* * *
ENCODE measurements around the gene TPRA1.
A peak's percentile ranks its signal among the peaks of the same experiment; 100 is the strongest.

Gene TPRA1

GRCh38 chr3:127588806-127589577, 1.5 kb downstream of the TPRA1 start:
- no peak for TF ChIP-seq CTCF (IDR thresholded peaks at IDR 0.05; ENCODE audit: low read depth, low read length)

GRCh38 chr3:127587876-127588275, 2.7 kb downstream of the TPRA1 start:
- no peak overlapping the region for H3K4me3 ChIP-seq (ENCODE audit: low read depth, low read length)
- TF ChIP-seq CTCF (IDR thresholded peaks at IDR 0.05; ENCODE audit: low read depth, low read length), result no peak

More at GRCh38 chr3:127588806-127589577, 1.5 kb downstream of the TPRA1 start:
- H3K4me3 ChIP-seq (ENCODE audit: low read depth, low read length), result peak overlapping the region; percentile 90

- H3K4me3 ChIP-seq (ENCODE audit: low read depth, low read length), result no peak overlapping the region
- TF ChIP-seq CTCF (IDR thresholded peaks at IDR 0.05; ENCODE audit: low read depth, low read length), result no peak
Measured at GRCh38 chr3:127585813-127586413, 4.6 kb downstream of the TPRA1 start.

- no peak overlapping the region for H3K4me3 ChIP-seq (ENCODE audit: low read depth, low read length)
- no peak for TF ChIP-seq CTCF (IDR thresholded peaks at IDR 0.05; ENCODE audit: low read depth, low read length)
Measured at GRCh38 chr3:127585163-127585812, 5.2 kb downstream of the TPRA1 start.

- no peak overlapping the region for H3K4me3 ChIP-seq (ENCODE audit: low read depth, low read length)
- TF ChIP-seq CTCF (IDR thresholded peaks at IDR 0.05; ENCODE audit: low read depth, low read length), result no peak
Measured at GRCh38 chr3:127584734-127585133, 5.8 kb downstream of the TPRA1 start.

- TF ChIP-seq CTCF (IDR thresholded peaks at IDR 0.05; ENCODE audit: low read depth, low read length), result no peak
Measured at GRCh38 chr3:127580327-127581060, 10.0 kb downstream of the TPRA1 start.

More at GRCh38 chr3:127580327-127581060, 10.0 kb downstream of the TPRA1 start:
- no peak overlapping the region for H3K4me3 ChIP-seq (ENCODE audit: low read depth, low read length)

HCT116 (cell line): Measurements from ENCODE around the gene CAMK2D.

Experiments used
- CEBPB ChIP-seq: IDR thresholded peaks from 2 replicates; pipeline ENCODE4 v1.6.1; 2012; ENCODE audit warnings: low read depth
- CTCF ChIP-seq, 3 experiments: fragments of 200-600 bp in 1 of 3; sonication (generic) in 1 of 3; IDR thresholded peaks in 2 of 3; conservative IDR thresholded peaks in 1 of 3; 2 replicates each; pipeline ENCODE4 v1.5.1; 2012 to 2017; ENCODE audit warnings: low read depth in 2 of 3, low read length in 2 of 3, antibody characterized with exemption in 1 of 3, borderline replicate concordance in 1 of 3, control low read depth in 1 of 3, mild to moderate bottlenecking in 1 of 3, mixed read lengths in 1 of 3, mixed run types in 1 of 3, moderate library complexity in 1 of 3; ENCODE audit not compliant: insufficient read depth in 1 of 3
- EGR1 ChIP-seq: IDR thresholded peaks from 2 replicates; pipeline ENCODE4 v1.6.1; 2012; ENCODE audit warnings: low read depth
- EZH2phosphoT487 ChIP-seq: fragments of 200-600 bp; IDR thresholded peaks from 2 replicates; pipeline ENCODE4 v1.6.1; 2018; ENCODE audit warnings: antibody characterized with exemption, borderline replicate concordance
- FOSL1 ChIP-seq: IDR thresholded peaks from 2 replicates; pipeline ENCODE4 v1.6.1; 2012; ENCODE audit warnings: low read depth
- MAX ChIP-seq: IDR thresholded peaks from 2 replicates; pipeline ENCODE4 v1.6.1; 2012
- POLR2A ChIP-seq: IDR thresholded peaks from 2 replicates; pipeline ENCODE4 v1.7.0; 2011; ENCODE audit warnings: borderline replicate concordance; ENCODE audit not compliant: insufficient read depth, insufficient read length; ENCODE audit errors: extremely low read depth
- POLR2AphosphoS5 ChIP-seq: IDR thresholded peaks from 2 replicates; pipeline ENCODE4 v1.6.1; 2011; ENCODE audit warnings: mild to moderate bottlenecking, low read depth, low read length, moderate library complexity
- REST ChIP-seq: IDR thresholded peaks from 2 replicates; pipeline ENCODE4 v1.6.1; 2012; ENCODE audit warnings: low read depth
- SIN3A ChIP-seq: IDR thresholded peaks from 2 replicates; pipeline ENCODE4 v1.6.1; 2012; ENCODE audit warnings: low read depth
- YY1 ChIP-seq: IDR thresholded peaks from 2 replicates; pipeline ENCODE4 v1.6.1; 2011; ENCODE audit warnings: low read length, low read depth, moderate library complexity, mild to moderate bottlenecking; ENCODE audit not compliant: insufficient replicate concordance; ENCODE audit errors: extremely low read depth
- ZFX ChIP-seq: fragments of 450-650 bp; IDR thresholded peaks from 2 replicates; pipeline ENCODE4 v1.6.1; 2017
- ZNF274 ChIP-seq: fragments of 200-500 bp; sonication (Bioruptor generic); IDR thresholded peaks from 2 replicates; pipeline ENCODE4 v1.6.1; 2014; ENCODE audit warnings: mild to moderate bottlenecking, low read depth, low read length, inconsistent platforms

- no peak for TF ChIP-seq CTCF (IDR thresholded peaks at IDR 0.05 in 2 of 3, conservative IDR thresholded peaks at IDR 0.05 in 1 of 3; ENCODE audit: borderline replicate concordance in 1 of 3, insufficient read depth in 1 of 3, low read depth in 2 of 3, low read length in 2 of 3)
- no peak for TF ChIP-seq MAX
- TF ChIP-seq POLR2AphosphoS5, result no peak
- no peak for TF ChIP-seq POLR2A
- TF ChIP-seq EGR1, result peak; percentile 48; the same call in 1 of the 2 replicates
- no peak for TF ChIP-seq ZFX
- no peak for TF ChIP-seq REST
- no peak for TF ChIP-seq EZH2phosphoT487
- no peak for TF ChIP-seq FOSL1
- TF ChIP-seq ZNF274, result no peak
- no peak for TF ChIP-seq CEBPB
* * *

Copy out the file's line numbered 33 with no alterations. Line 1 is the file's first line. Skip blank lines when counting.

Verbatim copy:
- POLR2AphosphoS5 ChIP-seq: IDR thresholded peaks from 2 replicates; pipeline ENCODE4 v1.6.1; 2011; ENCODE audit warnings: mild to moderate bottlenecking, low read depth, low read length, moderate library complexity